Submitted to: Meeting Abstract
Publication Type: Abstract Only
Publication Acceptance Date: April 3, 2009
Publication Date: N/A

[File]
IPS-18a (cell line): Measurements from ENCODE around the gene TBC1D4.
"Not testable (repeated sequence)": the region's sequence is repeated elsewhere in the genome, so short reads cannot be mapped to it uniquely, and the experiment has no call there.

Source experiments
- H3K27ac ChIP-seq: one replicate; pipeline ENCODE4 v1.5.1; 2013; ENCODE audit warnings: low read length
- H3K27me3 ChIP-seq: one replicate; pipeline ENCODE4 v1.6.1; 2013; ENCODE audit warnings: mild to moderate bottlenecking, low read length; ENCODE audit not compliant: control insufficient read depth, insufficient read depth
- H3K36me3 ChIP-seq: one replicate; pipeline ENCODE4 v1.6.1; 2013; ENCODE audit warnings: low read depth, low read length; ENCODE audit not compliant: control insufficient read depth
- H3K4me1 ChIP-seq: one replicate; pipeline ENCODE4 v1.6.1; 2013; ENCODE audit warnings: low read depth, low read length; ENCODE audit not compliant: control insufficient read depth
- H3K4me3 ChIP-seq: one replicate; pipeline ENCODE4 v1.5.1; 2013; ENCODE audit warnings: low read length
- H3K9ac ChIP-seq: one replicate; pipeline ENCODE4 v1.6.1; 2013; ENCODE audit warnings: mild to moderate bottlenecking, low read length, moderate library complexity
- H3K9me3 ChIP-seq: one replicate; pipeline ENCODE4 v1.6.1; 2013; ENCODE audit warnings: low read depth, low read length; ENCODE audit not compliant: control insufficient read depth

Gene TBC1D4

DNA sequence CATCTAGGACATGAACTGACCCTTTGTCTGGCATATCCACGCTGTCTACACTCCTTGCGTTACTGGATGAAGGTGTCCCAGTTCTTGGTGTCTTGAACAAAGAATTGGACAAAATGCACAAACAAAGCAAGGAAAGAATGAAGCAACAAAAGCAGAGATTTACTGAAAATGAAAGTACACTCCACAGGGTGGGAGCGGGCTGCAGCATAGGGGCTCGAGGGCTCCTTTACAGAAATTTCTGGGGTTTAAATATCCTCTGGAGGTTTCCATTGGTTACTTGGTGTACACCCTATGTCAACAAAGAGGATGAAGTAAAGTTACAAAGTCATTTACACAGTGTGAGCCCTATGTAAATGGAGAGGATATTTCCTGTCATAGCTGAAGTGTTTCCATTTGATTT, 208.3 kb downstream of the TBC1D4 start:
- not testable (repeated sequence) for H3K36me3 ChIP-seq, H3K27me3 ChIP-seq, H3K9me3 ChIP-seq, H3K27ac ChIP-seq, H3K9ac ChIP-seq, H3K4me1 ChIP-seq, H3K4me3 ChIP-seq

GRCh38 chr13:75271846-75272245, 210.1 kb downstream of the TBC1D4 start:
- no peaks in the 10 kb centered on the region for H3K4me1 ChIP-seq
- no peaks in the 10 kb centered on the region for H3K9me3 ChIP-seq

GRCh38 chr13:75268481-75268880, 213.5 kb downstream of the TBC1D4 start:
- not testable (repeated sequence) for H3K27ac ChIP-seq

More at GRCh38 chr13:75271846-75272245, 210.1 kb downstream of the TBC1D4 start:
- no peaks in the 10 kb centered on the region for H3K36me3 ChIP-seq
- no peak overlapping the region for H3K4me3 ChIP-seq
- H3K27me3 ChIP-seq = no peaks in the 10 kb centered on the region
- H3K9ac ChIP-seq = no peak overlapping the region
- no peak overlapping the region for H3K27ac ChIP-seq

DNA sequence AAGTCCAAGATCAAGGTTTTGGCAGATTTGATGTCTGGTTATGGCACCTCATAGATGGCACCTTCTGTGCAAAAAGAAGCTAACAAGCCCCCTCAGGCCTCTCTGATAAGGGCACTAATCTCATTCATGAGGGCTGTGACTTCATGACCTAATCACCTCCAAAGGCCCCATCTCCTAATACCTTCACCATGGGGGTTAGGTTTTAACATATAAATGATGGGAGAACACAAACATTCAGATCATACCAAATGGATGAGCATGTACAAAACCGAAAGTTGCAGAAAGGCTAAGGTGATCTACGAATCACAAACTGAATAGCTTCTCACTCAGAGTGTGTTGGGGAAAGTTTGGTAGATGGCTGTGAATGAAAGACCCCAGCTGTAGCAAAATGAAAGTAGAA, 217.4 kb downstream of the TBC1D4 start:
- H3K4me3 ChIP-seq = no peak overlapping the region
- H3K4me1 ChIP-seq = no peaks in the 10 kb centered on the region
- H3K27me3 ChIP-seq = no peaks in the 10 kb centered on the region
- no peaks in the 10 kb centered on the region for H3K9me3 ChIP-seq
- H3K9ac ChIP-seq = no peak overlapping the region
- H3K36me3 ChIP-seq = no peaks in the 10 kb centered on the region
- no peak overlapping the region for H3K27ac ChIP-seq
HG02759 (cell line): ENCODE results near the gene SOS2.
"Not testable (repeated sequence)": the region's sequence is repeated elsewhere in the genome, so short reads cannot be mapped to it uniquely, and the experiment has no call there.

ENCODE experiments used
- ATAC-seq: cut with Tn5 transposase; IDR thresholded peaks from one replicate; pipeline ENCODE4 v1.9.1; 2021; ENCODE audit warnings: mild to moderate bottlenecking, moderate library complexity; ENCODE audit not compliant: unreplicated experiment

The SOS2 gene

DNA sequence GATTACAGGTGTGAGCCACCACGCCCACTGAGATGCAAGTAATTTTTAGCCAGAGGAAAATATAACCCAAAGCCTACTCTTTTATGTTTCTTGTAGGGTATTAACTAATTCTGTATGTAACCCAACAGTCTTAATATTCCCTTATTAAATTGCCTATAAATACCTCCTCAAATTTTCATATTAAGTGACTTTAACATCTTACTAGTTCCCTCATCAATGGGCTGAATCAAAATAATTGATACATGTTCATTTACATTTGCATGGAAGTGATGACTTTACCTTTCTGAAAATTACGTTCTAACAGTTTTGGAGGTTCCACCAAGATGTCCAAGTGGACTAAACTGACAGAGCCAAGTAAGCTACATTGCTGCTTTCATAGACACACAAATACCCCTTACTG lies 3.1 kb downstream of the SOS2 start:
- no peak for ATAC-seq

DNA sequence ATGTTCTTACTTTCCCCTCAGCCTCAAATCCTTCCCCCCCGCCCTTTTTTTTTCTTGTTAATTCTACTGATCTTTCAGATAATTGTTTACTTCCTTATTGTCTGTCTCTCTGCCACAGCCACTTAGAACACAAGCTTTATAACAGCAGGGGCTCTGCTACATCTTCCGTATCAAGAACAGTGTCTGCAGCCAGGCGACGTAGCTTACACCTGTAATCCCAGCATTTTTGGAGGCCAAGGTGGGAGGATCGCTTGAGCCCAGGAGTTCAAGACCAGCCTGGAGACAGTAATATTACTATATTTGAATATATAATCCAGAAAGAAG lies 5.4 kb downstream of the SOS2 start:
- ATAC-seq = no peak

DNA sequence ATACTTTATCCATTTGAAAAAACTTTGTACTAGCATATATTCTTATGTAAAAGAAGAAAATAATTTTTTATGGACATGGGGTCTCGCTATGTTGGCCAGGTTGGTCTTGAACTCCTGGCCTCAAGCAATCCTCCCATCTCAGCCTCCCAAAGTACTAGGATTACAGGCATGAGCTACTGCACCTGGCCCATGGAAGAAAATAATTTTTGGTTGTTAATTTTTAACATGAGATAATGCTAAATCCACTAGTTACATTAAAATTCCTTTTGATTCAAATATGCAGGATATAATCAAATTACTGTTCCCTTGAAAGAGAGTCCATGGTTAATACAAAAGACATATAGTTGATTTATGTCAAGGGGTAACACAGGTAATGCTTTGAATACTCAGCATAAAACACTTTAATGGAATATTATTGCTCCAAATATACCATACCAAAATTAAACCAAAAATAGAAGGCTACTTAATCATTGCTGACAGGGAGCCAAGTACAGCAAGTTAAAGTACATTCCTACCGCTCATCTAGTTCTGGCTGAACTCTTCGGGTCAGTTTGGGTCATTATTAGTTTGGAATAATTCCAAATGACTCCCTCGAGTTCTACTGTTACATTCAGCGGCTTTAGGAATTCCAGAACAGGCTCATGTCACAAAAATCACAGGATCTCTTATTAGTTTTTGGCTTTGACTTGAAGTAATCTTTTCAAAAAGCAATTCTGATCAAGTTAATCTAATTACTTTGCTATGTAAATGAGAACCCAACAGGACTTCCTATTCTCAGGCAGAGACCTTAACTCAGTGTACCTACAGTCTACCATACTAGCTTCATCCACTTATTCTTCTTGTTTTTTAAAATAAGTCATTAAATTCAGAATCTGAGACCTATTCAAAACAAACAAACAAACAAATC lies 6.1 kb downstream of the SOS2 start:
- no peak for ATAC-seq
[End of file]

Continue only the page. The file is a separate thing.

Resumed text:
Technical Abstract: Antimicrobial compounds such as tylosin have been commonly used as feed additives for domestic animals to reduce infection and promote growth. Recent reports have suggested such feeding practices may result in increased microbial resistance to antibiotics, which can have an impact on human health. While many investigations have centered on antibiotic resistance in coliforms and other aerobic bacteria, less attention has been directed towards investigating antibiotic resistance in the anaerobic microflora found in the feces and stored manure of domestic animals which may serve as reservoirs of antibiotic resistance genes. Our laboratory has been studying the predominant bacterial populations present in both pig feces and manure storage pits in relation to odor production. Results of pure culture isolation and direct 16S rDNA sequence analyses indicate that the primary bacterial populations of the swine feces and manure storage pits are anaerobic, low G+C, Gram-positive bacteria, most of which represent novel genera and species. As part of this study, we investigated the potential antibiotic resistance in the anaerobic bacterial populations present in these ecosystems. Pure cultures were isolated following plating on media containing various antibiotics, as well as polymerase chain reaction (PCR) analyses of total deoxyribonucleic acid (DNA) using primers based on a variety of antibiotic resistance genes. Results of these studies indicate that both the swine gastrointestinal (GI) tract and stored manure may serve as reservoirs of known and novel antibiotic resistance bacteria and genes.